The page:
Bear attacks on humans are strikingly rare. For instance, the chance of being mauled by a bear in Yellowstone... perhaps the place where humans and bears come into contact most often... is still reckoned at only 1 in 1.9 million. Compare this, to, say, your risk of dying in a car crash this year, which is about 1 in 6500. Cars don't terrify me, and I've already been hit three times in accidents of varying severity. I've been hiking alone for years and never seen a bear. But humans didn't evolve with cars. We did evolve with large predators.
In the dark, everything sounds like a bear. My God. Mice, deer, twigs falling from the trees, your tentmate... so, this is the thing. I am sitting here right now planning my trip remembering how I often feel alone at night in the woods, and it's spooked. Profoundly spooked. Everything is eerie, I can't quiet my nerves, and there's no overhead light to turn on. Nothing but a flashlight that makes the blackness outside its cone even blacker. (Never mind the prospect of seeing eyes shining back at you, an experience I have yet to enjoy.) The fact is that despite my general confidence I do still experience many moments of intense discomfort, exhaustion, misery and fear when I'm in the wilderness. I know there will be some on the trip ahead of me. I don't know if you'll hear about them because it's not the sort of thing I typically write about. The point is that the experience of being in the nation's wildest and most beautiful places is so tremendously worth it that even a large helping of the awfullest moments doesn't keep me from coming back.
One of the choices I can make to lower my level of risk while hiking in the woods.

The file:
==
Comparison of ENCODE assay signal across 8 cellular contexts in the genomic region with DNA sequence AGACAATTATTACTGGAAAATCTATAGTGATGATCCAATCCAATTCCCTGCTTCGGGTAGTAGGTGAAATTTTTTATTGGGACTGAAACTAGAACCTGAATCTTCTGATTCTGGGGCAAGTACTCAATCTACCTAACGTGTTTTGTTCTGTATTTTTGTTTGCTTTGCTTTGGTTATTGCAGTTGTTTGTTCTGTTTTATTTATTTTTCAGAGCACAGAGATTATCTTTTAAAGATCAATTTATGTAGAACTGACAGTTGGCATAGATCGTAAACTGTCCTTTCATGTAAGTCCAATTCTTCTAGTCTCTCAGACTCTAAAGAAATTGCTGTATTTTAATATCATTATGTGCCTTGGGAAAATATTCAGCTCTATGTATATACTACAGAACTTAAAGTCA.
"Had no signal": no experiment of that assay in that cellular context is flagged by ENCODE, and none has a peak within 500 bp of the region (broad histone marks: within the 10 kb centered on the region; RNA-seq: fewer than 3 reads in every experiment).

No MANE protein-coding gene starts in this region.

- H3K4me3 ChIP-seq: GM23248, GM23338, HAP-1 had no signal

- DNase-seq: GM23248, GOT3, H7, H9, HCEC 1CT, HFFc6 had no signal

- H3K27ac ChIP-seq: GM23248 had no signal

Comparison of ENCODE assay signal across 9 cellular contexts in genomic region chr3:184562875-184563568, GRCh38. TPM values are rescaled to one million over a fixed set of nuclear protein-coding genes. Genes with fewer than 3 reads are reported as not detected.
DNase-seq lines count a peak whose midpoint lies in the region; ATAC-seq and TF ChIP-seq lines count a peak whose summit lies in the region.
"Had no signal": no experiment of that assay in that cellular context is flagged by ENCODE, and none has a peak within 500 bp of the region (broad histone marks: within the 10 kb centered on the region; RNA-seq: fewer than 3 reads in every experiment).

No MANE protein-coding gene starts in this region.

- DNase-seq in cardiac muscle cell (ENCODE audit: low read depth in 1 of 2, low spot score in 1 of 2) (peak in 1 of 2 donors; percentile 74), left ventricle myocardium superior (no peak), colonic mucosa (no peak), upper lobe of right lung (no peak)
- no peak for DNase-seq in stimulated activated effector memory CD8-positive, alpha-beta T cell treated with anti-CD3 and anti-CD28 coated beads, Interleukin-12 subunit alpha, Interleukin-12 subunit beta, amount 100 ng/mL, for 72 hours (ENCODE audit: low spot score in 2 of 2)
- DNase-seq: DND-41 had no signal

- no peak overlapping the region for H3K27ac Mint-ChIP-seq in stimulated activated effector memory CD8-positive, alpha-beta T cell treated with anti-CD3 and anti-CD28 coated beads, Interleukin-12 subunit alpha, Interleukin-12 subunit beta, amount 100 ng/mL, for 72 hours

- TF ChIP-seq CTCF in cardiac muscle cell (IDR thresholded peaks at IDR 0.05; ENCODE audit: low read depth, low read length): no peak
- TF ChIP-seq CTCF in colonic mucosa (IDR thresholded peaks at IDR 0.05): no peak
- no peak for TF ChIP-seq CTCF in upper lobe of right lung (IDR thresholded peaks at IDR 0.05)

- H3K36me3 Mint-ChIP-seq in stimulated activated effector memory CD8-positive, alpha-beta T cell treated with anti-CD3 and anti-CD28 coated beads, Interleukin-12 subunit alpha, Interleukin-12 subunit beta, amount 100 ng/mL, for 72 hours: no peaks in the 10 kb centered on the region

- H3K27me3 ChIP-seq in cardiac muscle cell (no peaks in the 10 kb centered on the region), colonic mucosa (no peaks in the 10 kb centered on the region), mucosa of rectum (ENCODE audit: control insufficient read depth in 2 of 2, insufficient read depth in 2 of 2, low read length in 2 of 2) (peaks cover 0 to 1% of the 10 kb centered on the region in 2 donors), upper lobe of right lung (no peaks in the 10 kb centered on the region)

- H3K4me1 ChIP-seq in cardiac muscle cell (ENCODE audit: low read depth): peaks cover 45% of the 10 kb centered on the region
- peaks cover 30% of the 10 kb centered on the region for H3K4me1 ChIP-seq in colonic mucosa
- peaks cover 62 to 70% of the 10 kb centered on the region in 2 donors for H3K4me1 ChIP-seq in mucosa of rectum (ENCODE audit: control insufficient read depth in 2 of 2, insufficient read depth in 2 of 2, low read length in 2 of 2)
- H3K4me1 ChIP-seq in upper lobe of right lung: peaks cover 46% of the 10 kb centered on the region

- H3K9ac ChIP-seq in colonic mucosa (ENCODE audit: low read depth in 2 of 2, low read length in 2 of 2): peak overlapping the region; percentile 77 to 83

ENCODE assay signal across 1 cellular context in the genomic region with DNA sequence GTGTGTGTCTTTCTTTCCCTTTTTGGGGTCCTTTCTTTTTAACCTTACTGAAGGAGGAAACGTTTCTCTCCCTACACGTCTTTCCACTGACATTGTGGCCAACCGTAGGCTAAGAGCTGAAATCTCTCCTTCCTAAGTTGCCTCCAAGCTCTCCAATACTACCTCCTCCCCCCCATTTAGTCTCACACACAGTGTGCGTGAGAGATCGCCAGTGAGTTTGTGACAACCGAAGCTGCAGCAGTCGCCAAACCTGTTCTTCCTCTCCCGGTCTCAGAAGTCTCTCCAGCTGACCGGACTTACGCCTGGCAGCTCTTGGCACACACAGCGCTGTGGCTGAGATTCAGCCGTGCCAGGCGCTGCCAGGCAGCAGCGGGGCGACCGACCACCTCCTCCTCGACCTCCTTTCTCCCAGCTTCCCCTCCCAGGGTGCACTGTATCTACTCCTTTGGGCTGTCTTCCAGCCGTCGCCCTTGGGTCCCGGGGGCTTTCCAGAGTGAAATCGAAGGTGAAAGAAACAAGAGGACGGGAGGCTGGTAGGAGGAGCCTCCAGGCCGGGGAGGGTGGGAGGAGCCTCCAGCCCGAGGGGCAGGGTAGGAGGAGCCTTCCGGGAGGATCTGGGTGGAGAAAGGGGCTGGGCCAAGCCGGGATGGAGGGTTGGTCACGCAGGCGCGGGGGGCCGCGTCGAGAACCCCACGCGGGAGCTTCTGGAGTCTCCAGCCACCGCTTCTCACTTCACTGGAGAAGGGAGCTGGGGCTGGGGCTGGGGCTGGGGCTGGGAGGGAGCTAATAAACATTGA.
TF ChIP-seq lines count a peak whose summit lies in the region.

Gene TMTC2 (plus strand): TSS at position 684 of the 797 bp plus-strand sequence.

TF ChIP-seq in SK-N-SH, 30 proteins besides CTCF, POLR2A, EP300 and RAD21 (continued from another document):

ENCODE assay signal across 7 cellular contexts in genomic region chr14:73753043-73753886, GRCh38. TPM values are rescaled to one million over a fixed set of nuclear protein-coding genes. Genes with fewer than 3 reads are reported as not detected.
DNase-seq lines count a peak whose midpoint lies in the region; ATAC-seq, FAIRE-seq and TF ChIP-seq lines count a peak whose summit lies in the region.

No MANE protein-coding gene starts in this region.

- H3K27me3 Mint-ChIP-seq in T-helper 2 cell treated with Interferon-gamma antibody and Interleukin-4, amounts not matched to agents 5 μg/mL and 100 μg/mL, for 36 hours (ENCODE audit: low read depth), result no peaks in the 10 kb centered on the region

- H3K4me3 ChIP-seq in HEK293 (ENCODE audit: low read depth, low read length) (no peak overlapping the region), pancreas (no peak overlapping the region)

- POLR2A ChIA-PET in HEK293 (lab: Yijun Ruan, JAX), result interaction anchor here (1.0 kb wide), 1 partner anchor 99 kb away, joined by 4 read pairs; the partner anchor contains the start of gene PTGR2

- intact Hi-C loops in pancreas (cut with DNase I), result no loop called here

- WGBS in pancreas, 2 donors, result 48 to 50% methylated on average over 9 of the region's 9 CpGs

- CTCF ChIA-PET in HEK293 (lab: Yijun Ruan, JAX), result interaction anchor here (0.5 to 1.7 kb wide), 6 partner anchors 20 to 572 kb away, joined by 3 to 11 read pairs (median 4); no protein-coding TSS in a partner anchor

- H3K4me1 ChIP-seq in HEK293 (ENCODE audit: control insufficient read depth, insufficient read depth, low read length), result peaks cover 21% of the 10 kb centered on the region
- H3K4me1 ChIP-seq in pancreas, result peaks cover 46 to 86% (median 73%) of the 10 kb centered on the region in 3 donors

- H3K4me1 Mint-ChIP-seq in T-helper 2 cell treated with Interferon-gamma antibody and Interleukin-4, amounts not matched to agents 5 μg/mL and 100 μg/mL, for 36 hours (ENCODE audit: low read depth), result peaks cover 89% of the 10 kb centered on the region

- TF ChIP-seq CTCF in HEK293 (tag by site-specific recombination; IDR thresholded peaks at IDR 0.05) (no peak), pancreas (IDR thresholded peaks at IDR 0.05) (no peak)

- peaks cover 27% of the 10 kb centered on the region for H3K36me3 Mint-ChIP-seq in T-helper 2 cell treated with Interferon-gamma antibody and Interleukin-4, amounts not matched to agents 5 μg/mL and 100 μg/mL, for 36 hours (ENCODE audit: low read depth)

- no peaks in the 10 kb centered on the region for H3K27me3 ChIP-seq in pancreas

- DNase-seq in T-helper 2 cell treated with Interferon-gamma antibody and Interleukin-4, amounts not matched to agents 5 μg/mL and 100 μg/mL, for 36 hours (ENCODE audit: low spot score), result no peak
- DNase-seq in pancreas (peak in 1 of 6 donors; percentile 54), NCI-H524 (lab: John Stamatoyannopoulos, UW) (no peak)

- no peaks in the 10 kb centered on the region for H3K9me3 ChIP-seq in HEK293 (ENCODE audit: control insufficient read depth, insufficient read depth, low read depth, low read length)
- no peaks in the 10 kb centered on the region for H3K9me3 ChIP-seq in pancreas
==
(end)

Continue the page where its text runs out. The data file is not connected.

I went to the USGS map store yesterday and spoke with one of the workers there at some length about Glacier... he had been there ages ago, hiking with his wife and very small daughter, when they came across some old, dried bear scat on a rock. They continued hiking. On the way back, there was fresh scat on the rock. They soon became aware that a grizzly was following them through the woods. When they could see the end of the trail below them in the distance, they noticed the land appeared to be moving... binoculars revealed it was full of people with their own sets of binocs, looking in their direction. A ranger soon met them on the trail. The bear that had been stalking them was a problem bear and had to be put down. I was grateful to the guy for his story. (He also said he'd been to Glacier in September and gotten 10 inches of snow, so we'll see, but I am certainly prepared to camp in such.)
What I have discerned about bear safety from everything I've read:
1. Bears can run as fast as a horse.
2. Bears can climb 30 feet into a tree.
3. Though they have Super Speed and Super Strength, bears are apparently not possessed of Super Hearing, being relatively easy to surprise on the trail.
4. There is no evidence that bear bells, designed to warn a bear of your approach, work. In fact, some have speculated that the non-natural sound makes bears curious.
5. Bears are curious. They are more likely to be drawn to a garishly colored tent than a camoflage one.
6. There is some evidence that polar bears and grizzly bears (but not black bears) are drawn to odors from menstruation, but then, bears are curious about odors in general.
7. Bears will be curious about bear spray, if you try to use it like mosquito repellant and spray it all around your campsite.
8. Used correctly, bear spray is better at deterring bears than shooting them with actual bullets.
9. Playing dead works with grizzlies. It does not work with black bears, whom you should always fight back.
10. Since black bears can be brown, you may not be able to tell whether the creature attacking you is a black bear or a grizzly bear. Guess.
I am not even going to bother talking about mountain lions right now. The post is too long already.
I am certainly not going to backpack in Glacier, and I am going to take advantage of their ranger-led hikes to enjoy the backcountry... and, soon, the Montana-woods portion of my trip will be over, and I will be spending as much time as possible in canyon and mesa and badland country, where I'm not likely to see much of anything besides antelope.